Ready for Rough Times

Mike Zaccardi

AS INFLATION continues to run hot, wage gains for the bottom quartile of income earners are almost keeping pace with consumer prices. Meanwhile, checking account balances for this group remain more than 50% above pre-pandemic levels.

Is everything A-okay? Of course not. Still, I’d argue that many Americans have positioned themselves well to weather an economic downturn. Another sign: Average credit scores are much improved from, say, the mid-2000s, when families were loading up on debt and speculators were snatching up houses only to flip them months later.

According to Bank of America’s third-quarter earnings report released last week, the average FICO score among the firm’s credit card customers was a solid 770. That’s a smidgen higher than was reported in the same quarter a year ago.

Another bright spot for everyday Americans: Natural gas prices have plummeted. After surging to almost $10 per MMBtu during the summer, the spot price for U.S. Henry Hub natural gas is back under $5. That’s the lowest level since March. Families might not face home heating bills this winter that are as steep as some forecasters had feared earlier this year. Meanwhile, utility bills across the pond should also be less severe now that European natural gas prices are down 67% from their 2022 peak.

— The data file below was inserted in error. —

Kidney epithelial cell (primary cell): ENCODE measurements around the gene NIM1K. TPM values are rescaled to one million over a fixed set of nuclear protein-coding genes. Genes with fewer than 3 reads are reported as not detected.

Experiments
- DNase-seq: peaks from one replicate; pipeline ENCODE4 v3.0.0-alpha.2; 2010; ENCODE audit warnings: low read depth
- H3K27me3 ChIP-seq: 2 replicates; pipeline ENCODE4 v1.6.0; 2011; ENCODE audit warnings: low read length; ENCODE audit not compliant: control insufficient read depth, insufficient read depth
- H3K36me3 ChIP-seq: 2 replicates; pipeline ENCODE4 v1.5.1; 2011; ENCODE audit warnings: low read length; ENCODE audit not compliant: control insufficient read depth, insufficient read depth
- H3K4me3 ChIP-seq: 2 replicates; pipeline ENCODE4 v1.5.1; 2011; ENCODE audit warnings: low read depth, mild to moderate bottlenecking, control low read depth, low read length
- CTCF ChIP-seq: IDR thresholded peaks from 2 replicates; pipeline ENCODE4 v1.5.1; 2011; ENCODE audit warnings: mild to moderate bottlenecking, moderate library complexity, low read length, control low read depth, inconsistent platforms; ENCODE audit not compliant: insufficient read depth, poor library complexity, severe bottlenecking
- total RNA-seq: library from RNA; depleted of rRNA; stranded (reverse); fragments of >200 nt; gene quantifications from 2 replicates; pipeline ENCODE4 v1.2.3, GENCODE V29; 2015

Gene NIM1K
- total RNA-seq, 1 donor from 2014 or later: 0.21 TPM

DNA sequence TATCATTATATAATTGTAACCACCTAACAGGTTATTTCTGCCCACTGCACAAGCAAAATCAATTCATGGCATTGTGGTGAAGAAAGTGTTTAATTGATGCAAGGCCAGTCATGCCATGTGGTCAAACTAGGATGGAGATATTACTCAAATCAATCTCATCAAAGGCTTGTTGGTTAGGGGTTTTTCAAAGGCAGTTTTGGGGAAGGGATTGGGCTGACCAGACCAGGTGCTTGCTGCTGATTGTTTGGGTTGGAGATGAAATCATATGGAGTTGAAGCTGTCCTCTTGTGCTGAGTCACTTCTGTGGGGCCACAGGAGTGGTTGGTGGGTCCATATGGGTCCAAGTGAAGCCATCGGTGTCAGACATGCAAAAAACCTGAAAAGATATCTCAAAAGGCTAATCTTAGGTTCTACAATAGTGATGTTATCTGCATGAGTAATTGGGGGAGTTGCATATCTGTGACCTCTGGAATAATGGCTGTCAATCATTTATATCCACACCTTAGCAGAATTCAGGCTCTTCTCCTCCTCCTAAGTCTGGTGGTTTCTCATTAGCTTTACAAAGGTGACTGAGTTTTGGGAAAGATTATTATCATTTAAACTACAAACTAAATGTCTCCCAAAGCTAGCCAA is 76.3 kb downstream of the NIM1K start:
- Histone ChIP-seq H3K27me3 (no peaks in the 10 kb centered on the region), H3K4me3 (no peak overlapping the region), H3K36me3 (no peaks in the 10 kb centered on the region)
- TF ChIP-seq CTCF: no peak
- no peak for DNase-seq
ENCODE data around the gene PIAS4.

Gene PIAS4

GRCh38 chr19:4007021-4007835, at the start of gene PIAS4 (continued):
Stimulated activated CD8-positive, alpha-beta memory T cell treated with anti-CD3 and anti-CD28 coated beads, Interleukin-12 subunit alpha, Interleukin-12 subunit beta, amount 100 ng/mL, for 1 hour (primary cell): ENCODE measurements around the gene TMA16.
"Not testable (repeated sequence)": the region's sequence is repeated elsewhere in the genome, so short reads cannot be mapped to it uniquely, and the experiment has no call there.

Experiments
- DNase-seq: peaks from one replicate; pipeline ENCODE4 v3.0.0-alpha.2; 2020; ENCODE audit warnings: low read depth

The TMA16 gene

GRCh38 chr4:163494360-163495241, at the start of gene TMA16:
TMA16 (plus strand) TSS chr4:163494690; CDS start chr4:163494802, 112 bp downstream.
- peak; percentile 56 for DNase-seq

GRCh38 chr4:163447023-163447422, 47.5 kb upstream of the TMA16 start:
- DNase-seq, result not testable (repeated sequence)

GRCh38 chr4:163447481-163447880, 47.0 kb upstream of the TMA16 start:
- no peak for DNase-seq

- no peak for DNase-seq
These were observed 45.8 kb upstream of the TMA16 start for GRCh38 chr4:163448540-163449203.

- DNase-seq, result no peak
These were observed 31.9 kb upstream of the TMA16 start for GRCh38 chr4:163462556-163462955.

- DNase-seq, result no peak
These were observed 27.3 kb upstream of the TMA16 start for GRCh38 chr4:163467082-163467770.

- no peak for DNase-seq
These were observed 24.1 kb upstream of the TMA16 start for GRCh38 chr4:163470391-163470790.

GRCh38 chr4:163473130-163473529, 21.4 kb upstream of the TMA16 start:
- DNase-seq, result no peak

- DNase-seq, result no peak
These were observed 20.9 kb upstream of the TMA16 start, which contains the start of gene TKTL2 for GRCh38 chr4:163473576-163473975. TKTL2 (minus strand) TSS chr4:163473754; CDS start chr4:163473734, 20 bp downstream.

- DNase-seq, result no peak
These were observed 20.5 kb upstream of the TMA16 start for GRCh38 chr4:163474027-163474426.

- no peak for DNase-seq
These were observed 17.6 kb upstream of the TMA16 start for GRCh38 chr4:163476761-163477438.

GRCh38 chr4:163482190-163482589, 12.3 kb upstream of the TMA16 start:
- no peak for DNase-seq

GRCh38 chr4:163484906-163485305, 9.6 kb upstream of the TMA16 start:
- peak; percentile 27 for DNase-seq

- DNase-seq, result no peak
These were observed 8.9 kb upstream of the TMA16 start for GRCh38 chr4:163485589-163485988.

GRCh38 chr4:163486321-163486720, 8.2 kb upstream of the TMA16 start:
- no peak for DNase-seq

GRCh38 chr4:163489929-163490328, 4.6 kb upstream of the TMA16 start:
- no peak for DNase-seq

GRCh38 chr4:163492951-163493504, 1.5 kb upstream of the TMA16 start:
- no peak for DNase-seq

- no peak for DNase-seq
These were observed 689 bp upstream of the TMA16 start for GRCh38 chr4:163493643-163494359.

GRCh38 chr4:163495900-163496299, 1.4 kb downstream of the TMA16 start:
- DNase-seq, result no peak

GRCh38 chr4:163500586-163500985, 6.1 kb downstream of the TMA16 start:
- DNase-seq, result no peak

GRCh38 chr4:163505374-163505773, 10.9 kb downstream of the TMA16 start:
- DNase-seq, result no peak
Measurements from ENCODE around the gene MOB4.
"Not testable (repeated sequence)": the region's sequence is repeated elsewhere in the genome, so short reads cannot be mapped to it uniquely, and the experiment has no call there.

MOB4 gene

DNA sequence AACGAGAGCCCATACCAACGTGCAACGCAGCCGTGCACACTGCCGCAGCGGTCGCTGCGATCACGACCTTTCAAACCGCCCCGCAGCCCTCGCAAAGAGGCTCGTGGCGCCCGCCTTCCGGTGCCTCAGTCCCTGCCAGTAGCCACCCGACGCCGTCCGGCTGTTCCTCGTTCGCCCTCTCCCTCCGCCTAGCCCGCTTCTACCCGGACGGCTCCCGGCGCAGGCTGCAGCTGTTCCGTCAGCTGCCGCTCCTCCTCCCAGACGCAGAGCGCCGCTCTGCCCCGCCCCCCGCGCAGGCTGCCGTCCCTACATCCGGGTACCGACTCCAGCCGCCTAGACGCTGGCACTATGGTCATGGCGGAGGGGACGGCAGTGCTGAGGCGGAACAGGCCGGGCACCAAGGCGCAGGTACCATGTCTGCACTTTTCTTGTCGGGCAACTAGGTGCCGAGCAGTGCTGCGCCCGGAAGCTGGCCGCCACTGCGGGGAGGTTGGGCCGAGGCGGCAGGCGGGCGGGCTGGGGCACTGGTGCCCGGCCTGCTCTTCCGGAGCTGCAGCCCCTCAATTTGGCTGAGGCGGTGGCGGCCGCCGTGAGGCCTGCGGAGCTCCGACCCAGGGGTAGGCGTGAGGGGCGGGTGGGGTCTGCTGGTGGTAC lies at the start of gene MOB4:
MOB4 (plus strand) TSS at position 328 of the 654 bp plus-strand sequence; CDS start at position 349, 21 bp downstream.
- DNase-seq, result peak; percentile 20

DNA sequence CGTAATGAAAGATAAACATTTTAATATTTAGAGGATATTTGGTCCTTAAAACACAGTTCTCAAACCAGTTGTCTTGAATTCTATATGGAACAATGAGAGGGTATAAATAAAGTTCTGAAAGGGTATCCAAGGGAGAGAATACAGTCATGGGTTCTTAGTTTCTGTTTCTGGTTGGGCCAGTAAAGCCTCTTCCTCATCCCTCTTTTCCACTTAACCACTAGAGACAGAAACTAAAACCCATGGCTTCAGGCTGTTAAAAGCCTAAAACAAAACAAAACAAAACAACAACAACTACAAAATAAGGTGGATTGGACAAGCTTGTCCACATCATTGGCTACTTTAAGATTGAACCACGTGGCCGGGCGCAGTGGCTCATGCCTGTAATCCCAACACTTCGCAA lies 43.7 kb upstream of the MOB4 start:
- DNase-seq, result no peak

But there is, of course, also bad news. Mortgage rates have surged to their highest level in nearly 22 years, with new 30-year loans now above 7%. It’s hard to fathom how the housing market avoids a collapse in monthly transactions. Between steep lending rates and still sky-high real estate prices, prospective borrowers face huge costs, while homeowners who secured a low mortgage rate will likely sit tight for as long as possible.

These are strange times for consumers. But with strong household balance sheets and the job market continuing to hum along, most families should come through these tough times in decent shape.

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